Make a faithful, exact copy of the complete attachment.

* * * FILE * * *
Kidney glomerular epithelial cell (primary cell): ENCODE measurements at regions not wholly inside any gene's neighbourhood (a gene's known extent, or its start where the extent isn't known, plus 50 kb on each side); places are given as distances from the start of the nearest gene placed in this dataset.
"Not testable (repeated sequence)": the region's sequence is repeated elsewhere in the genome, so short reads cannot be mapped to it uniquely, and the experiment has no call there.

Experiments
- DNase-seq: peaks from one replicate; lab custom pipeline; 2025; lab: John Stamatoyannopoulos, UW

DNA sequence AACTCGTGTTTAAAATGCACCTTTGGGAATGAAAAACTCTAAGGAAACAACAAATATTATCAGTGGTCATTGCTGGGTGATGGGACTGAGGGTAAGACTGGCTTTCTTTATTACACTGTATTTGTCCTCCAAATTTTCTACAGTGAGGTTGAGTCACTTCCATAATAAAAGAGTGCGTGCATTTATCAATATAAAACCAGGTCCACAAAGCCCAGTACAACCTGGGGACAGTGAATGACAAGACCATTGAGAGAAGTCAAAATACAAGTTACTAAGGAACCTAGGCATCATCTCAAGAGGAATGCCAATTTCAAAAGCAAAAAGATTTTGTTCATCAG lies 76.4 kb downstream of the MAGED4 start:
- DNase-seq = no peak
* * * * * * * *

Kidney glomerular epithelial cell (primary cell): ENCODE measurements at regions not wholly inside any gene's neighbourhood (a gene's known extent, or its start where the extent isn't known, plus 50 kb on each side); places are given as distances from the start of the nearest gene placed in this dataset.
"Not testable (repeated sequence)": the region's sequence is repeated elsewhere in the genome, so short reads cannot be mapped to it uniquely, and the experiment has no call there.

Experiments
- DNase-seq: peaks from one replicate; lab custom pipeline; 2025; lab: John Stamatoyannopoulos, UW

DNA sequence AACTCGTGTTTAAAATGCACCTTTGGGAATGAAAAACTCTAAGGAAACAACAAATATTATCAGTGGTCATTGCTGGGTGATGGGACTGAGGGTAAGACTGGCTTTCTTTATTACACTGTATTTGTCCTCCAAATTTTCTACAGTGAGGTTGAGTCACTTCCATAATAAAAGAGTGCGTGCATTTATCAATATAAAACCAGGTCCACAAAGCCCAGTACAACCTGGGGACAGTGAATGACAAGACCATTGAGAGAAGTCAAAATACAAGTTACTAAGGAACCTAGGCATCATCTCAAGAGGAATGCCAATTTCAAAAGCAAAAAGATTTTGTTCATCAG lies 76.4 kb downstream of the MAGED4 start:
- DNase-seq = no peak